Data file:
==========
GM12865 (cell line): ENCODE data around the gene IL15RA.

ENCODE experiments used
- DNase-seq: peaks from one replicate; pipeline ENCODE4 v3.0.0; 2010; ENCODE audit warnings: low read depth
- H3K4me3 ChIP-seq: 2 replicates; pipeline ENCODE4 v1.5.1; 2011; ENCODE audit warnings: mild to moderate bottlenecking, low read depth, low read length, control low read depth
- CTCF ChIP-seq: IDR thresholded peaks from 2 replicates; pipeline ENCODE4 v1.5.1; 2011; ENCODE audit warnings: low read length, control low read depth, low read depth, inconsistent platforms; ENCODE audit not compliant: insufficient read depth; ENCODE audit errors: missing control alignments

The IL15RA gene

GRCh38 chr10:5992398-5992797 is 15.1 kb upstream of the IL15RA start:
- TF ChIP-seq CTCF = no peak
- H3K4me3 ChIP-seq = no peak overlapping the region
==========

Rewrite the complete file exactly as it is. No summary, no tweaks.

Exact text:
GM12865 (cell line): ENCODE data around the gene IL15RA.

ENCODE experiments used
- DNase-seq: peaks from one replicate; pipeline ENCODE4 v3.0.0; 2010; ENCODE audit warnings: low read depth
- H3K4me3 ChIP-seq: 2 replicates; pipeline ENCODE4 v1.5.1; 2011; ENCODE audit warnings: mild to moderate bottlenecking, low read depth, low read length, control low read depth
- CTCF ChIP-seq: IDR thresholded peaks from 2 replicates; pipeline ENCODE4 v1.5.1; 2011; ENCODE audit warnings: low read length, control low read depth, low read depth, inconsistent platforms; ENCODE audit not compliant: insufficient read depth; ENCODE audit errors: missing control alignments

The IL15RA gene

GRCh38 chr10:5992398-5992797 is 15.1 kb upstream of the IL15RA start:
- TF ChIP-seq CTCF = no peak
- H3K4me3 ChIP-seq = no peak overlapping the region